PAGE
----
For the past few years, I’ve been fishing a 905 Winston B3X for all of my larger river, drift boat, or 5wt fishing situations. While I love that rod and have grown quite used to it’s “fast-er but not super-fast action” the amount of light-tackle dry fly fishing I do finally warranted another rod to supplement the ol’ go-to.
Winston’s newest series of rods, the Pure, is much snappier and more progressive than the previous LS or BIIT series of rods, though it still casts slower than the B3X and has a more presentation-specific feel to it. This, also in a 9’ 5wt, should make a fine addition to the quiver and become interchangeable with my other 905 based on where I am and what the river is offering.
To be quite honest, I didn’t fall in love right away. I was a big fan of the 905 LS and the Pure is a different stick. It took a fair amount of casting with a handful of lines before it finally clicked. The Rio Double-Taper Trout LT made the rod come to life. It smoothed out the cast and made the rod load up the way I had envisioned. For me, it’s the best match. The Scientific Anglers Amplitude Trout came in close second; historically my favorite line taper.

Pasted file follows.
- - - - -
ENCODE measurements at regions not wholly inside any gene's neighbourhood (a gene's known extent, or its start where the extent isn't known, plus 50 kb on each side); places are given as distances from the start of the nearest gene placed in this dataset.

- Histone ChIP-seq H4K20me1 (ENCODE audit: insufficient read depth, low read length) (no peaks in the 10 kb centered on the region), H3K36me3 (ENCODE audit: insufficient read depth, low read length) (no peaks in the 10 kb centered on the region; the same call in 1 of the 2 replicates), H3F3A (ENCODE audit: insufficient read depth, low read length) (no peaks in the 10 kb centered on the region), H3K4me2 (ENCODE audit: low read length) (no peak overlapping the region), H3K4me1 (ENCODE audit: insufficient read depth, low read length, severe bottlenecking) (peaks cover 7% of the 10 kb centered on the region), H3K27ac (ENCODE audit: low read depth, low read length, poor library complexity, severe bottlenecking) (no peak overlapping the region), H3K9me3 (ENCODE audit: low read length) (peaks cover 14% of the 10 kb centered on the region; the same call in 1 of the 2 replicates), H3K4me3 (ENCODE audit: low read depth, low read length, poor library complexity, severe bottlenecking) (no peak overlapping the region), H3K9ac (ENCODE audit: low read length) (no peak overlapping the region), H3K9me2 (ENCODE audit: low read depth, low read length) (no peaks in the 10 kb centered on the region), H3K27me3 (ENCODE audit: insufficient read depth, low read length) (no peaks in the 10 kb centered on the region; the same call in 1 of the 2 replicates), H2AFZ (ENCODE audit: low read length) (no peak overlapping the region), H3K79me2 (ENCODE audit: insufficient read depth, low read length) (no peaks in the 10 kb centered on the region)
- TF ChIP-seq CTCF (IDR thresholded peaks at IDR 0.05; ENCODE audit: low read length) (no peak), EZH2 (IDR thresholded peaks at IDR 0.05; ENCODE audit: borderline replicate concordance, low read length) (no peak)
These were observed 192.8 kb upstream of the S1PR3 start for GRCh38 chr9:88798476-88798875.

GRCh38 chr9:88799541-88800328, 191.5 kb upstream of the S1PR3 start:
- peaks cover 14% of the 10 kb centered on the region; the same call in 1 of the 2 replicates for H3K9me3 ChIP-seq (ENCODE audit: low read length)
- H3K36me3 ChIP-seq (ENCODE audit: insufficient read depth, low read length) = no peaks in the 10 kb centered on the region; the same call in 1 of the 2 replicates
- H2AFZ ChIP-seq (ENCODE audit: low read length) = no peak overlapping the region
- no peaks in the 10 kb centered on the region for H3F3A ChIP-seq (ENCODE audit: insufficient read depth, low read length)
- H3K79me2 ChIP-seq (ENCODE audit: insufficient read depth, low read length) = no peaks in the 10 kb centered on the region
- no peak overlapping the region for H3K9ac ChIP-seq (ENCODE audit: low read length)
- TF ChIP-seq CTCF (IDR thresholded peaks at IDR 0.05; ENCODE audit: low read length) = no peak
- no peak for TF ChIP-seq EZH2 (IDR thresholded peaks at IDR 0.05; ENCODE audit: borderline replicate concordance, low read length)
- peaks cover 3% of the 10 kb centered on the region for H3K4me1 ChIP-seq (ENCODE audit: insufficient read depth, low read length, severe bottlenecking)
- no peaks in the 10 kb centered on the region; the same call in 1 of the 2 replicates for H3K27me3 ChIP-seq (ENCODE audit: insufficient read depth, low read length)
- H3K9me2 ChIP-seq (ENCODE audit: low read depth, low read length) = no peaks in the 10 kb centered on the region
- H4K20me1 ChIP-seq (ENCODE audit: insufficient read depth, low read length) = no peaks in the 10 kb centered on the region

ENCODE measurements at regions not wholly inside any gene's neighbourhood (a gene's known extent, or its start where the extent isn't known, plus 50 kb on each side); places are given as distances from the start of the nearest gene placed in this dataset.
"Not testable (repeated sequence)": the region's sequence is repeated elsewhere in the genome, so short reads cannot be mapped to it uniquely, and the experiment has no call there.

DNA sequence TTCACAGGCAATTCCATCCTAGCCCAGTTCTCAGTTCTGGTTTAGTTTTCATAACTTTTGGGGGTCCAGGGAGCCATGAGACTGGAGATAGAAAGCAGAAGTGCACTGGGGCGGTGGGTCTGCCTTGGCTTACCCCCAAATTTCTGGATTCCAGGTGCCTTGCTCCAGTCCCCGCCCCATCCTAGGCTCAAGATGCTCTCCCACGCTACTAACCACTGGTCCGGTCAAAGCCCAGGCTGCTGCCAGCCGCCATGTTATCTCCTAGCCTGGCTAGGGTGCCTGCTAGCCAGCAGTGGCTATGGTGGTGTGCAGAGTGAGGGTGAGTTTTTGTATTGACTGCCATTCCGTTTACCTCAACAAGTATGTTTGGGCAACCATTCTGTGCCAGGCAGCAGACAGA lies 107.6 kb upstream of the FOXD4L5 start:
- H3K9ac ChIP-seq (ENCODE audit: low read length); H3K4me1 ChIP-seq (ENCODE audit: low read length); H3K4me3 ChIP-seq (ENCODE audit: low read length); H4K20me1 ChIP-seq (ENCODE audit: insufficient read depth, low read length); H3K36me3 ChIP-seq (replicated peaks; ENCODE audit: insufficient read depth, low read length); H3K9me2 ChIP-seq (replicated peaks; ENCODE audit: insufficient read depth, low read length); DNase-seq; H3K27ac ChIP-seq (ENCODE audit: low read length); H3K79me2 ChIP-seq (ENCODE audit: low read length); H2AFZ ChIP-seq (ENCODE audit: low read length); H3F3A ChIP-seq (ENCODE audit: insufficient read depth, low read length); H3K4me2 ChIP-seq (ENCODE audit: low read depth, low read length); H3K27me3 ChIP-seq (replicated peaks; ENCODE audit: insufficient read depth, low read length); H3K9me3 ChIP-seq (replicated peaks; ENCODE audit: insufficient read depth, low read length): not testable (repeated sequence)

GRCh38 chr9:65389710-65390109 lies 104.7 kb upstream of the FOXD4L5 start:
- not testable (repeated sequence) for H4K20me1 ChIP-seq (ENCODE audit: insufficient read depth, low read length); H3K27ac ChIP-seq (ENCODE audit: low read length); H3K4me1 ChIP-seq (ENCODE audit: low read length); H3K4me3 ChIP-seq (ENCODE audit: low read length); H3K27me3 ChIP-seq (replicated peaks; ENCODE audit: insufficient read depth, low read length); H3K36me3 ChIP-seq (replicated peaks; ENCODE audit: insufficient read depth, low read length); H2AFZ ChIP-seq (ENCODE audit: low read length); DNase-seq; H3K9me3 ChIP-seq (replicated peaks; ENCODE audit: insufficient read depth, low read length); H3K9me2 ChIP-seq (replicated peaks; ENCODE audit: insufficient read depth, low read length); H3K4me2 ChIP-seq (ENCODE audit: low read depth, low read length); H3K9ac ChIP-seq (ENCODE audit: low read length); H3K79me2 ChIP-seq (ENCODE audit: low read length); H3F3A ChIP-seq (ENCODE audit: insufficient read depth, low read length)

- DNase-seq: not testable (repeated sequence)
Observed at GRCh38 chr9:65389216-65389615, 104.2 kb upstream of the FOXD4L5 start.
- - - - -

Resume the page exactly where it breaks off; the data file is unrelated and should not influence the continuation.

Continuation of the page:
After my first long weekend fishing this rod, I have to say, I’m super stoked with my choice. Throwing long leaders and light tackle to sippers, it fished exactly how I wanted. The rod shines around 30-40 feet so I found myself hauling and tapping more into the butt section while further out, but it handled it just fine. For a slower & lighter rod, it’s ease and ability to pick up line and carry loops at distance was one the most impressive factors. In a situation that involves lots of presentations and low amounts of fish-wrangling, having a rod that is a joy to cast can be the difference between being content just standing in the river or being downright frustrated. The Pure still has backbone when you need it, so when the wind picked up or while fighting a larger fish I didn’t feel under-gunned. I have no doubt you could successfully fish this from a boat or with a bigger dry or light dry-dropper rig if so inclined. My only complaint lies with the stubbier grip. As someone with big hands, it’s harder for me to get comfortable with the shorter & thicker cork; though those thoughts fade while standing in front of a fish.
All Photos: Logan Griffith